The Supreme Court must stop state courts from hijacking federal elections


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Supreme Court of the United States of America in the afternoon in Washington District of Columbia (iStock photo)

The Supreme Court must stop state courts from hijacking federal elections

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To hear Democrats like twice-failed presidential candidate Hillary Clinton tell it, democracy will end if North Carolina Speaker of the House Timothy Moore prevails in the case being argued before the Supreme Court today, Moore v. Harper.

“The right-wing Supreme Court may be poised to rule on giving state legislatures — yes, you hear me correctly: state legislatures — the power to overturn presidential elections,” Clinton recently said in a fundraising video for a far-left legal group.


If this sounds ridiculous, it’s because Clinton and all the Democrats making this argument are ridiculous. Here are the facts.

In 2021, after receiving the updated census numbers, the North Carolina legislature did what every state legislature does every 10 years: It redrew the state’s federal congressional map. Some far-left activist groups did not like the map created by the legislature (which is controlled by Republicans), so they asked the North Carolina Supreme Court (which was at the time controlled by Democrats) to draw a new map.

Absolutely nothing in the North Carolina Constitution in any way transfers the power to draw congressional maps from the legislature to the courts or any other independent body or to the people via referendum. The Democrats who control the state Supreme Court used just one sentence in the state constitution, “All elections shall be free,” to invent out of thin air a complete and total transfer of power to draw congressional maps from the legislature to the state Supreme Court.

The power of any state to draw congressional maps for a federal election derives from the U.S. Constitution, not from state constitutions. And the elections clause of the Constitution (Article 1, Section 4) clearly states, “The times, places, and manners of holding elections for Senators and Representatives, shall be prescribed in each state by the legislature thereof.”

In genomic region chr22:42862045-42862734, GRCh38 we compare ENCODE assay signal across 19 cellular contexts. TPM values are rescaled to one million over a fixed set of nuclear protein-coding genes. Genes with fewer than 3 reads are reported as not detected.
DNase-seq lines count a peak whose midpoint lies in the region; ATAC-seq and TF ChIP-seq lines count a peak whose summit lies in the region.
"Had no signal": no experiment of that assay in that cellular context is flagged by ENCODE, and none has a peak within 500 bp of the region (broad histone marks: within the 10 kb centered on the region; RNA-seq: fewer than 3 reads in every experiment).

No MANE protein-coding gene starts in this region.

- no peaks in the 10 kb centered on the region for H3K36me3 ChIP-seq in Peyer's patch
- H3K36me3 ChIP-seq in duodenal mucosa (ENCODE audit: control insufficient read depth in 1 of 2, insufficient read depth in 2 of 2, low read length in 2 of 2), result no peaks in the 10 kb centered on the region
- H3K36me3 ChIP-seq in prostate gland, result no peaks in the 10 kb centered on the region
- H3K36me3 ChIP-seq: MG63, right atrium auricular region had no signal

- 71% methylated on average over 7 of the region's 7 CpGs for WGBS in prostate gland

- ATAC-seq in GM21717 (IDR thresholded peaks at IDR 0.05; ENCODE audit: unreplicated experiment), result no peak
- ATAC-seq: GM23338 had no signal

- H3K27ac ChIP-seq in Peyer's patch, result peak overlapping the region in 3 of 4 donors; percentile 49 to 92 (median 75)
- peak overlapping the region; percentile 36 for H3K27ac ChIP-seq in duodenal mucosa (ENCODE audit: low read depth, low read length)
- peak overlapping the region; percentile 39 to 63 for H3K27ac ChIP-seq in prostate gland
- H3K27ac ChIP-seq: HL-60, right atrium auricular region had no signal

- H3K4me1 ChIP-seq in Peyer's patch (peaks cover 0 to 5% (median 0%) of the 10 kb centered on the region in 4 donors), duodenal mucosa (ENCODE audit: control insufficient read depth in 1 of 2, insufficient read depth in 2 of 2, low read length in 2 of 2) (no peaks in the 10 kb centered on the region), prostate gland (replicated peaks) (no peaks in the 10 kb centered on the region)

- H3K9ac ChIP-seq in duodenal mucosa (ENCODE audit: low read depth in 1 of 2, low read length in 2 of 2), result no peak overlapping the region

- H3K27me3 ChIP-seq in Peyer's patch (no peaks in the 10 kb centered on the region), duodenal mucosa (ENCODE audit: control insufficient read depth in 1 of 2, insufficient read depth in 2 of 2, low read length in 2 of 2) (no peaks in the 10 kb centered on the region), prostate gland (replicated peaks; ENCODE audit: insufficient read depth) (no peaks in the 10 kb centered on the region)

This does not mean that state legislatures are the only entities with input on federal election rules. The Supreme Court has previously ruled that, since a governor’s veto authority is usually part of a state’s legislative process, a governor can veto congressional maps passed by a legislature. The court has also held that legislatures can vote to transfer their map-drawing power to a third entity (like an independent redistricting committee), much like Congress is allowed to transfer legislative power to executive agencies.

But in this case, there was no act by the legislature that transferred congressional map-drawing power to any other entity. What happened in Moore was a naked power grab by Democrats wearing judicial robes.

To cover up their flagrant seizure of legislative power, Democrats and their allies in the media have spun far-fetched tales about what this case could mean. One involves what they call the “independent state legislature” theory, under which a Republican state legislature could wait until after Election Day to reverse the will of the voters and award a state’s Electoral College votes to the Republican despite the fact that he or she received fewer votes.

This horror story is, of course, a fantasy, and you can tell by its omission of one important fact: the electors clause of the Constitution (Article 2, Section 1), which empowers Congress to set a national Election Day. The will of a state must be determined on Election Day, and no state legislature can rewrite its presidential election rules after that day. Any state legislature that tried to reverse an electoral result after Election Day would immediately lose in federal court, regardless of the outcome of this case.

The Founding Fathers recognized that the closest branch of government to the people was the state legislature. To maximize political accountability, the power to draw federal congressional maps was vested there. The North Carolina Supreme Court is elected, but it is elected for much longer and less politically accountable eight-year terms. A ruling against Moore would constitute a fundamental rejection of the wisdom of the founders on who should set state rules for federal elections.


© 2022 Washington Examiner

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